Under the BNl’s bonnet are some interesting details for the Healey-fancier. The Burgess ‘wet-type’ pancake air filters contain not their original oiled wire mesh but modern, more effective paper elements, and the cylinder head flaunts in bare metal the fact that it’s made not from cast iron but aluminium. That means it’s not original, but the originals crack and today’s aluminium re-makes don’t. Besides, the owner can do exactly what he wants with this car because he has owned it from new, having been given it before he was even old enough to drive on the road.
In later life it sat for many years in a barn, but JME extracted it in 2008 and restored it to a fabulous standard. ‘It was still on the buff logbook, ‘says Chris, ‘but we managed to get the number back.’ Tyres apart, it must surely drive as it did when it left Austin’s factory at Longbridge. As an Austin-Healey familiarisation template, it’s perfect.

THUS PRIMED, I slot into the red leather driving seat of the 100M. A total of 601 of these were built at the factory, with more cars converted from standard BN2s using Austin-Healey’s kit of parts. Our black-over-red example is a post-production conversion, but as a 1956 BN2 it already had a proper four-speed gearbox, slightly less bulbous front wings, a curved crease in the lower rear wings behind the wheels, and the option of two-tone paint.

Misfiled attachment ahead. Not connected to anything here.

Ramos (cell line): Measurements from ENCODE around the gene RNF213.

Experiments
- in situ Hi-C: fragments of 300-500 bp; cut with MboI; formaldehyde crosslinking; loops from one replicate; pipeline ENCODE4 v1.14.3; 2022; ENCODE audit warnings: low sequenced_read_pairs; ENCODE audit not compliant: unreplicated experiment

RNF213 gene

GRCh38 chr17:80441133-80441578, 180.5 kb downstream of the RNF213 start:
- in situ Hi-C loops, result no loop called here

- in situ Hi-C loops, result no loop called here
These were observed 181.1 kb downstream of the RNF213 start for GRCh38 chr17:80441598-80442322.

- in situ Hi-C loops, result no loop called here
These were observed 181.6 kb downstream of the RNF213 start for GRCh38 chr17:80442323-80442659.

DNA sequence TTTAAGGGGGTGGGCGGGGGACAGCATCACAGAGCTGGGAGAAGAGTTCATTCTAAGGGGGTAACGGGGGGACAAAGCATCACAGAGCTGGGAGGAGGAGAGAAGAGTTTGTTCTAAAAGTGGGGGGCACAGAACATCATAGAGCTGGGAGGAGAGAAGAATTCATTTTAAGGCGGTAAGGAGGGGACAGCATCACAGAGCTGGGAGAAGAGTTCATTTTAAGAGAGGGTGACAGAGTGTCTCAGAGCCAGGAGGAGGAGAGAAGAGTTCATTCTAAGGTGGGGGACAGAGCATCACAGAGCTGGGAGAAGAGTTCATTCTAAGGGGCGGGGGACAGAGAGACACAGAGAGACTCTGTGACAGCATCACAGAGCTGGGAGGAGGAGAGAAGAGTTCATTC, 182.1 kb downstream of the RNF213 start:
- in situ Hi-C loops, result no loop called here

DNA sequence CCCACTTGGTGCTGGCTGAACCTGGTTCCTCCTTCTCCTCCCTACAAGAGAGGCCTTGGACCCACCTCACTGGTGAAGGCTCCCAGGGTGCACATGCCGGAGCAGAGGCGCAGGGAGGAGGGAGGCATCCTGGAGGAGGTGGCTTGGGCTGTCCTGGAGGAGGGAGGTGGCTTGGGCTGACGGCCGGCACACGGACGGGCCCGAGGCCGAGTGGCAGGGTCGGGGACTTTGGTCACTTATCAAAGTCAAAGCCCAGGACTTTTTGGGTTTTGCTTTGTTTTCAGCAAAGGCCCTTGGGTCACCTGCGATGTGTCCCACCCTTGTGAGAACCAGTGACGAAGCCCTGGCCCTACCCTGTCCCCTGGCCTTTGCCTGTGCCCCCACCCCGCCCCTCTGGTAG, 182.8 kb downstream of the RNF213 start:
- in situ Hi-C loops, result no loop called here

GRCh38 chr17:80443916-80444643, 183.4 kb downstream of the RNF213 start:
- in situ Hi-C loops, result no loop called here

The engine conversion involved larger, longer-bodied SU H6 carburettors fed through a filter-less airbox, plus a hotter camshaft and a compression ratio raised from 7.5:1 to a dizzy 8.1:1. This gave 110bhp at 4500rpm. Our car here also has a bigger-diameter exhaust system, an ITG foam air filter and the vital aluminium cylinder head, so gives a little more. The louvred, strap-secured bonnet is as fitted to all 100Ms, but the ribbed rocker cover in polished aluminium and the wood-rimmed Moto-Lita steering wheel are aura-enhancing additions.

So eager does the 100M feel that I’m soon heading far out into country roads, revelling in the relative revviness, sailing along on the easy torque. This ‘Healey feels crisper in every way, its four-speed gearbox plus overdrive giving a closer spread of more ratios as I savour the sensory stimulation of what feels like a properly fast car.
Along with the motive urge comes the wonderfully intuitive sense of control typical of a simple design with a front engine, rear-wheel drive and no quirks of suspension geometry. A friendlier sports car is hard to imagine. I’d happily drive to John O’Groats right now, provided the rain stays away.

BUT I CAN’T, BECAUSE the most prized of all Healey 100 incarnations now awaits. This is the 100S, aluminium-bodied and designed for racing. Only 55 of these were made, five of them in what is now JME’s workshop, the rest at Longbridge. Most were painted in Old English White with blue flanks, but the first owner of this particular example, David Shale, decided he preferred British Racing Green for what was to be his club racer and had it repainted straight after he bought it, ready for its 1955 racing debut at Goodwood.